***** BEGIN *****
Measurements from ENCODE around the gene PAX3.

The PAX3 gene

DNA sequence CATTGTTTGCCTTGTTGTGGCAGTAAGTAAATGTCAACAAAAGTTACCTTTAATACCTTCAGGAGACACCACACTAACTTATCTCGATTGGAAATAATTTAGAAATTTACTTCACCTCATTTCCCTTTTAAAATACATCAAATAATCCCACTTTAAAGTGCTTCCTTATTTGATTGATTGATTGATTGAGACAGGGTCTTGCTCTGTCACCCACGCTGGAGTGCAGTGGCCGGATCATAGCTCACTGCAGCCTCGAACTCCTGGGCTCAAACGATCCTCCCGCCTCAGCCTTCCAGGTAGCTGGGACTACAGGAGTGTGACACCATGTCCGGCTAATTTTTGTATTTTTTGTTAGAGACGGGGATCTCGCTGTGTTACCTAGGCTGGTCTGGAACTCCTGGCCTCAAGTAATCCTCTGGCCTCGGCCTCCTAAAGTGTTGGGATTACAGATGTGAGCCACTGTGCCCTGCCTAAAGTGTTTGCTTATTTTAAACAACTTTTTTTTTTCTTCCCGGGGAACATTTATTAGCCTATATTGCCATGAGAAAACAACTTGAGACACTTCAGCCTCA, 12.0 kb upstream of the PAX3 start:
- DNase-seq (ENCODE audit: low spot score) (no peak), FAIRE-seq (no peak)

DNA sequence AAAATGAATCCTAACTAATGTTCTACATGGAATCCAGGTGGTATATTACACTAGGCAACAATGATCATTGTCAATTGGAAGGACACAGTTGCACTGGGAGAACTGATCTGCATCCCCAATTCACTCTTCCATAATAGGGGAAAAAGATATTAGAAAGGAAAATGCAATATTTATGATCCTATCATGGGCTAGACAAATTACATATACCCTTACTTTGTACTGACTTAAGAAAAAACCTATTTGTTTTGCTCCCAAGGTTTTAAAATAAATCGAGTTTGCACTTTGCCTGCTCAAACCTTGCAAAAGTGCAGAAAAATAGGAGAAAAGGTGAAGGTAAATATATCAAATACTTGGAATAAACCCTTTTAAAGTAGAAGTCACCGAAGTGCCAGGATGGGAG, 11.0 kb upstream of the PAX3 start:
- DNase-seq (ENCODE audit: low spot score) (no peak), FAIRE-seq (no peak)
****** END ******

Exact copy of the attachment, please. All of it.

Measurements from ENCODE around the gene PAX3.

The PAX3 gene

DNA sequence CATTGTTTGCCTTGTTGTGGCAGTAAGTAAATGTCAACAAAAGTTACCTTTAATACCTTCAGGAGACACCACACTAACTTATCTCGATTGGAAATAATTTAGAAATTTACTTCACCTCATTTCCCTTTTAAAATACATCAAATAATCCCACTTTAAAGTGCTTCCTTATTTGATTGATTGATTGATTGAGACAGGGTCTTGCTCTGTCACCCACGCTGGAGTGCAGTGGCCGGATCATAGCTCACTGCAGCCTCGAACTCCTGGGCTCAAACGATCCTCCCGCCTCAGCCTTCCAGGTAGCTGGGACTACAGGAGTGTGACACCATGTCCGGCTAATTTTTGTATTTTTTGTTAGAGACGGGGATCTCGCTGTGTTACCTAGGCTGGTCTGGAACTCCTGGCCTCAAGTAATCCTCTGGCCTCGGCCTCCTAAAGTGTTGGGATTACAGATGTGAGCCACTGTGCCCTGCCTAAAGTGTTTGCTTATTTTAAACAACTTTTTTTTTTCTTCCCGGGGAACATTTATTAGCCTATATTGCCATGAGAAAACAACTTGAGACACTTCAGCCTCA, 12.0 kb upstream of the PAX3 start:
- DNase-seq (ENCODE audit: low spot score) (no peak), FAIRE-seq (no peak)

DNA sequence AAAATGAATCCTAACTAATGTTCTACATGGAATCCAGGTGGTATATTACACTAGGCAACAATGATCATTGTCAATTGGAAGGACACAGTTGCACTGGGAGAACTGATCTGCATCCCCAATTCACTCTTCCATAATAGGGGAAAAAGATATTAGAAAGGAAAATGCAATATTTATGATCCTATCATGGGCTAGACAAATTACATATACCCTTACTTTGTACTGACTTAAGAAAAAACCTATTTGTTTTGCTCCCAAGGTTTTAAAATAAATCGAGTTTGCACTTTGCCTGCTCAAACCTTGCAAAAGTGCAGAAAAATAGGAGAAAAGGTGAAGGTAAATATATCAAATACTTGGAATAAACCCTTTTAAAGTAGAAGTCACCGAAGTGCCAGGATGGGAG, 11.0 kb upstream of the PAX3 start:
- DNase-seq (ENCODE audit: low spot score) (no peak), FAIRE-seq (no peak)